WARREN BENNIS OF the University of California had an interesting observation about the future of work: “The factory of the future will have only two employees, a man and a dog; the man will be there to feed the dog, and the dog will be there to keep the man from touching the equipment!” Academic crystal-gazing is frequent and fecund in the world. But we do not need clairvoyance to see what kind of education India and the world needs for grooming the youth for an unknown future.
Peter Drucker observed in 1992, “…it is safe prediction that in the next fifty years schools and universities will change more and more distinctly than they have since they assumed their present form more than 300 years ago when they reorganized themselves around the printed book. What will force these changes is, in part, new technology… in part the demands of a knowledge-based society in which organized learning must become a lifelong process for knowledge workers, in part new theory about how human beings learn.”
What about the diverse learning styles we have neglected so far? Mark Zuckerberg wrote a letter to his newborn daughter, Max, in which he says, “Our generation grew up in classrooms where we all learned the same things at the same pace regardless of our interests or needs. Your generation will set goals for what you want to become—like an engineer, health worker, writer or community leader. You’ll have technology that understands how you learn best and where you need to focus. You’ll advance quickly in subjects that interest you most, and get as much help as you need in your most challenging areas. You’ll explore topics that aren’t even offered in schools today. Your teachers will also have better tools and data to help you achieve your goals.”
The writing is on the wall. Science and technology in their multiple avatars—AI, IOT (internet of things), ML (machine learning)—will lord over us. Even so, the future of work is confusingly opaque. If the future is VUCA (volatile, uncertain, complex, ambiguous), the kind of education needed to prepare the next generation for non-existent jobs puts a heavy premium on inculcating the “cope-ability” (Alvin Toffler) to change fast, frequently and without resistance. An average American shifts jobs five times in his lifetime. This is not possible without the gumption for re-skilling and guts for un-skilling. Good education instils this self-learning attitude, which is crucial for India.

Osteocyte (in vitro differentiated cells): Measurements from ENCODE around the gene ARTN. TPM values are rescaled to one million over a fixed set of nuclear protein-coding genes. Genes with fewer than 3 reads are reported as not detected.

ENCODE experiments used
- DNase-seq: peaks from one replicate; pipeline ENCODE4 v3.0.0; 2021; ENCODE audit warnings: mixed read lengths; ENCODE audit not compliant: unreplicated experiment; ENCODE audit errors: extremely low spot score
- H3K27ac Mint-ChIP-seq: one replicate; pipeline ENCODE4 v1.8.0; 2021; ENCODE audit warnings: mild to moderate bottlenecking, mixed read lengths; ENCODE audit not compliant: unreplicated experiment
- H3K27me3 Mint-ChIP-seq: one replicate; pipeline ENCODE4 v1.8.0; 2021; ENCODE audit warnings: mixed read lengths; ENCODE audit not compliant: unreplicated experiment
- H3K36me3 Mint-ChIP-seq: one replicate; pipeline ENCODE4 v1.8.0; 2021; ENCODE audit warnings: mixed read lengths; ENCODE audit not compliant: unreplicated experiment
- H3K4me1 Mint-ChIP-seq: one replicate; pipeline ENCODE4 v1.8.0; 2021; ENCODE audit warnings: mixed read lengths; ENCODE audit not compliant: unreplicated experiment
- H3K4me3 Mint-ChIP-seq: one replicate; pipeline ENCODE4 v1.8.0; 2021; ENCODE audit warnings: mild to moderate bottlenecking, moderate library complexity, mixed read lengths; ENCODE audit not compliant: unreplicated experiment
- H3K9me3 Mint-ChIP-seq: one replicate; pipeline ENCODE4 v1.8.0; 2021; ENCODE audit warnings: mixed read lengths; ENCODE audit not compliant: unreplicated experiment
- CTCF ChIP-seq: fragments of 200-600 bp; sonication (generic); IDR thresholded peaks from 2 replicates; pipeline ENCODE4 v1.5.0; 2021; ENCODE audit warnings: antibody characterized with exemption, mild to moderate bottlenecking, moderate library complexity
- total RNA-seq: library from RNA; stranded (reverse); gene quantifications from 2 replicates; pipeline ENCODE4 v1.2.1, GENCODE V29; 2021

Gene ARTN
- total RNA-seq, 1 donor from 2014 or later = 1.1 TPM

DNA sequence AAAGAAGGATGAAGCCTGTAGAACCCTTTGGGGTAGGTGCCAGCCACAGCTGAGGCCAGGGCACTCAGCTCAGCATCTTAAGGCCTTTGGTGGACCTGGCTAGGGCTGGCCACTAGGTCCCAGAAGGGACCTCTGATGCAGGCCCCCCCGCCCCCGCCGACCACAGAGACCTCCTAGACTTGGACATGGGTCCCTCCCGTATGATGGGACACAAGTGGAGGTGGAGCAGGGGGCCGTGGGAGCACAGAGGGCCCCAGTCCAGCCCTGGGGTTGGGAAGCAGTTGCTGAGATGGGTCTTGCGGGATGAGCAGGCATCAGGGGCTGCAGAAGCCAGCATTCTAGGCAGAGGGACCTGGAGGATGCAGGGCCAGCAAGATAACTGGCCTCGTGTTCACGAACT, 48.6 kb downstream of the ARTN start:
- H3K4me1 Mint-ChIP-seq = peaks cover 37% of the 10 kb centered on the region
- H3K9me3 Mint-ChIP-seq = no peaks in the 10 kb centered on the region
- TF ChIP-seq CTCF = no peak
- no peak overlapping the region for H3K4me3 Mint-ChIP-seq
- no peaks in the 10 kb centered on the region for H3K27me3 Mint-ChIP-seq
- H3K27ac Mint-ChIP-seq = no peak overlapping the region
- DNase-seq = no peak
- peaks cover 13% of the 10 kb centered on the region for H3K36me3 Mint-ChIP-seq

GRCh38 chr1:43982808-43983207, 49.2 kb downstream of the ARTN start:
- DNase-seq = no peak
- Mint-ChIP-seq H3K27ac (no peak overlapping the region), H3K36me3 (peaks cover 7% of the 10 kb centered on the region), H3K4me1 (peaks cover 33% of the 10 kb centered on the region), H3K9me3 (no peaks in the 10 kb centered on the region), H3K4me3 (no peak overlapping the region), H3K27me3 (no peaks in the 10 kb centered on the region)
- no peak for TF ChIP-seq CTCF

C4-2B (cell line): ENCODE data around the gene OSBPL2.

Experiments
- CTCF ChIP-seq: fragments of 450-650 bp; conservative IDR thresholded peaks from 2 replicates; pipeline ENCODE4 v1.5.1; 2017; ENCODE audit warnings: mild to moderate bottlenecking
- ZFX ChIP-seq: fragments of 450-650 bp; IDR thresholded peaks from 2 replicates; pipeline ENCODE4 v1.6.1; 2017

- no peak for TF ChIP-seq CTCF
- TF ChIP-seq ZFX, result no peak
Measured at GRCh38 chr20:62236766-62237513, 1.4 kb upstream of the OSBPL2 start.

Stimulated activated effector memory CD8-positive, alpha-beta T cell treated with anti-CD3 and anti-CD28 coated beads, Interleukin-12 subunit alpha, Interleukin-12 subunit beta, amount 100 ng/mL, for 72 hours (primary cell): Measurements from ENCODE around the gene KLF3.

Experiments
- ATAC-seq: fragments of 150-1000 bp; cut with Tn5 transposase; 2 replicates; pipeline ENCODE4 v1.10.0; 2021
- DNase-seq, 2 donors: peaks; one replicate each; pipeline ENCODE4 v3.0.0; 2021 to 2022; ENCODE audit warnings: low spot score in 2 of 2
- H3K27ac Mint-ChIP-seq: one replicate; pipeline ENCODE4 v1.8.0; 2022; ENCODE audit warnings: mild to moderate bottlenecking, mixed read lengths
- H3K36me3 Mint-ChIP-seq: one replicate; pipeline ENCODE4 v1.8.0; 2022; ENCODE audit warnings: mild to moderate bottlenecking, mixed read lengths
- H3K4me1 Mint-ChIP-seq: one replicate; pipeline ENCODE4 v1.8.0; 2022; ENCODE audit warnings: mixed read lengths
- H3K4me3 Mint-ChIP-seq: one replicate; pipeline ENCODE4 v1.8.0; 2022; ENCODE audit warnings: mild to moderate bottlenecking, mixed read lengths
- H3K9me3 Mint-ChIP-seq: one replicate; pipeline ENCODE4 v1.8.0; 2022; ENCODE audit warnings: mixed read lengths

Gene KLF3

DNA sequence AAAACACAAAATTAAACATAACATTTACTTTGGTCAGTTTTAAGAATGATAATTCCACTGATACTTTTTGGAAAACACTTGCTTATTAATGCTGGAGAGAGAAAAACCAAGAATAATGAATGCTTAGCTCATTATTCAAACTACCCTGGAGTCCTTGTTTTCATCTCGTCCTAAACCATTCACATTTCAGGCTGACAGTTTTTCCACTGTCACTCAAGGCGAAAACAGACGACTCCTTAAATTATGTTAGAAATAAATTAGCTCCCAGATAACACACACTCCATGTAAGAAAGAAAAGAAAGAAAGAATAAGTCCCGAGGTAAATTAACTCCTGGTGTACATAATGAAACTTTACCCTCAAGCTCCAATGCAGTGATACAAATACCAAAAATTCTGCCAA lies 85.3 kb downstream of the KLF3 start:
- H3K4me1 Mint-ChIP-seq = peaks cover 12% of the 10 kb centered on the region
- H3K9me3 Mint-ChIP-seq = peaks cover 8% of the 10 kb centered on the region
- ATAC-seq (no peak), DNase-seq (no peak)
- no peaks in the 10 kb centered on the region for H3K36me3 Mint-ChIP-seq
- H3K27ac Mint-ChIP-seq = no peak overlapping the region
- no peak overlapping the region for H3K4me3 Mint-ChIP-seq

Today’s students are already avid about accepting change. Youth enjoys that privilege of adaptability. But is our hamstrung education system changing? Are our teachers, change-friendly and change-efficient? Is pedagogy keeping pace with the ever changing demands? Are resources forthcoming speedily and liberally? We need to shake off this change-averse ostrich syndrome. Skilling and capacity building are the crying need of the times.
The results of world ranking of universities are an annual disappointment for India. The World Development Report, the surveys of PISA (Programme for International Student Assessment) and the findings of ASER (Annual Status of Education Report) only add insult to injury. Sample this, more than 50 per cent of fifth standard students cannot read text at the second standard [level], nor can they do single digit additions and subtractions. We have a “no-detention” policy to boot, which results in students being advanced to higher classes half-baked and ill-equipped. This flotsam will soon strike the tertiary shores. What can be salvaged? Will it supply robust building blocks for the nation?
The buzzwords today are innovation, cross-cutting approach, tangible learning outcomes, quality and excellence. Excellence is a fruit of rare cultivation; it does not grow on ordinary trees. Extraordinary outcomes call for extraordinary inputs. The new education policy offers some hope of specialised research institutes fuelled with liberal funding, though it seems to subordinate employability to liberal education. The NAAC (National Assessment and Accreditation Council) is also struggling to help colleges raise benchmarks. The results—grades of high performers are plummeting instead of escalating! This is due to lack of vision and lethargy to upskill. It is a casual approach. The slowest to change are the educational institutions when they are expected to be the harbingers of change! Let us not forget that casualness is the mother of mediocrity and the enemy of excellence.
And the scenario in the research departments; is there any innovation worth the salt? N.R. Narayana Murthy once raised the question, “Is there one innovation from India that has become a household name in the globe? No such contribution in the last 60 years.” This is about a country with around 40,000 colleges and 800 universities! Most of our PhD level research is like exhuming a corpse from one grave and interring it into another! It is either recycled or rancid plagiarism. Innovative research occupies the top-notch in world ranking. If you sow peanuts, you cannot reap almonds!
Now, the bottom-line: Mahatma Gandhi propagated education with the triple formula of head-heart-hand, clearly a combination of intellect, emotion and hard work. But the quality conundrum can be cracked only by competent and committed teachers, for they alone can instil inquisitiveness, and ethical and aesthetic values. That was why B.R. Ambedkar was vigilantly choosy about appointing teachers in his institutions. A.P.J. Abdul Kalam visualised science-centric education for the India of 2020. That surely is undeniable and inevitable. But science and technology do not answer all our questions. Kalam embodied an uncommon combination of science and culture, technology and poetry. We need to cultivate humanity. India of 2020 also wants students with Kalam’s calibre and compassion.
—Chindhade is a former member of the NAAC and a retired college principal.